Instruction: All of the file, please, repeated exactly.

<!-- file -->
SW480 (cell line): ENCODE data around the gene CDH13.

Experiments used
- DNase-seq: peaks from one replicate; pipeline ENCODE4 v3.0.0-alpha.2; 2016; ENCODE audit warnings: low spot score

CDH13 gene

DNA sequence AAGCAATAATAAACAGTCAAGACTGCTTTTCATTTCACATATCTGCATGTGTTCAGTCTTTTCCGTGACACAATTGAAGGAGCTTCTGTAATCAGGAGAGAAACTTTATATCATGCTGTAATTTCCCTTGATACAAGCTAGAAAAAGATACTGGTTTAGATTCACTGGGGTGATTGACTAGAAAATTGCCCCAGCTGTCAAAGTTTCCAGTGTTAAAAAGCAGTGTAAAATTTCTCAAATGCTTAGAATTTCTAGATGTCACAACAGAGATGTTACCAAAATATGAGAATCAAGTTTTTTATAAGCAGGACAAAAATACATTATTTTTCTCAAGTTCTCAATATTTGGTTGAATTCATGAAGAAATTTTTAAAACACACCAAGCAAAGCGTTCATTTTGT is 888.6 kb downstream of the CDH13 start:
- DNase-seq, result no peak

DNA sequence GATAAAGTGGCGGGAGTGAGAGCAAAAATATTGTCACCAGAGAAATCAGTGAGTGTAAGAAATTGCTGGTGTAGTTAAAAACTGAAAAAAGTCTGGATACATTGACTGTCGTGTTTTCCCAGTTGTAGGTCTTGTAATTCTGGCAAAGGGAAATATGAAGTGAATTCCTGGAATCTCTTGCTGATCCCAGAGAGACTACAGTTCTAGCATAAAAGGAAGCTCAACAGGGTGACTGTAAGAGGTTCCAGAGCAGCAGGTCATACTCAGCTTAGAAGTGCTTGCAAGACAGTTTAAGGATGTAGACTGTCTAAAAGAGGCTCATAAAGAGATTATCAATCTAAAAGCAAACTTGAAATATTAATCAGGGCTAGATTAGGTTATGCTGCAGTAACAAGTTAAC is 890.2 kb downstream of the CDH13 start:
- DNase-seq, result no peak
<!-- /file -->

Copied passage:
SW480 (cell line): ENCODE data around the gene CDH13.

Experiments used
- DNase-seq: peaks from one replicate; pipeline ENCODE4 v3.0.0-alpha.2; 2016; ENCODE audit warnings: low spot score

CDH13 gene

DNA sequence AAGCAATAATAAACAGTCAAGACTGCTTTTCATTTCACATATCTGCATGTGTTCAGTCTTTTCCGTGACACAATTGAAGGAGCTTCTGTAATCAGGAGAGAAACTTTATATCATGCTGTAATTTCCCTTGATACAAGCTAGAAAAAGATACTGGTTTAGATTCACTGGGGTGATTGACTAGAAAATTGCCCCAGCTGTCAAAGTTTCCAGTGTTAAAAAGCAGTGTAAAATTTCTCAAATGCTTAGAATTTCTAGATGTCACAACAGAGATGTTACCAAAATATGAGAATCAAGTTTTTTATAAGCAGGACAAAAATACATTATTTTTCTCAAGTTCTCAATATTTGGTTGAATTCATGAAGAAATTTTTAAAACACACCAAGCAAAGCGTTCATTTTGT is 888.6 kb downstream of the CDH13 start:
- DNase-seq, result no peak

DNA sequence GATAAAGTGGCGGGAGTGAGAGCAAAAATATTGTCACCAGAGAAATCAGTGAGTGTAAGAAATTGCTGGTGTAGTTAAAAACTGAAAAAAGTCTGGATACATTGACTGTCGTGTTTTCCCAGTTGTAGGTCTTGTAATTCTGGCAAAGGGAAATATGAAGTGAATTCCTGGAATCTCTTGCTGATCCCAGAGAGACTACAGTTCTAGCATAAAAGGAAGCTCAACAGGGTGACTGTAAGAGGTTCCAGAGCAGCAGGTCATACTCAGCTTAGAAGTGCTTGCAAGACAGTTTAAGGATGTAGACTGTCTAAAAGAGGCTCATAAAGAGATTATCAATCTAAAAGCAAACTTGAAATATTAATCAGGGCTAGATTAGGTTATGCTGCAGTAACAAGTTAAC is 890.2 kb downstream of the CDH13 start:
- DNase-seq, result no peak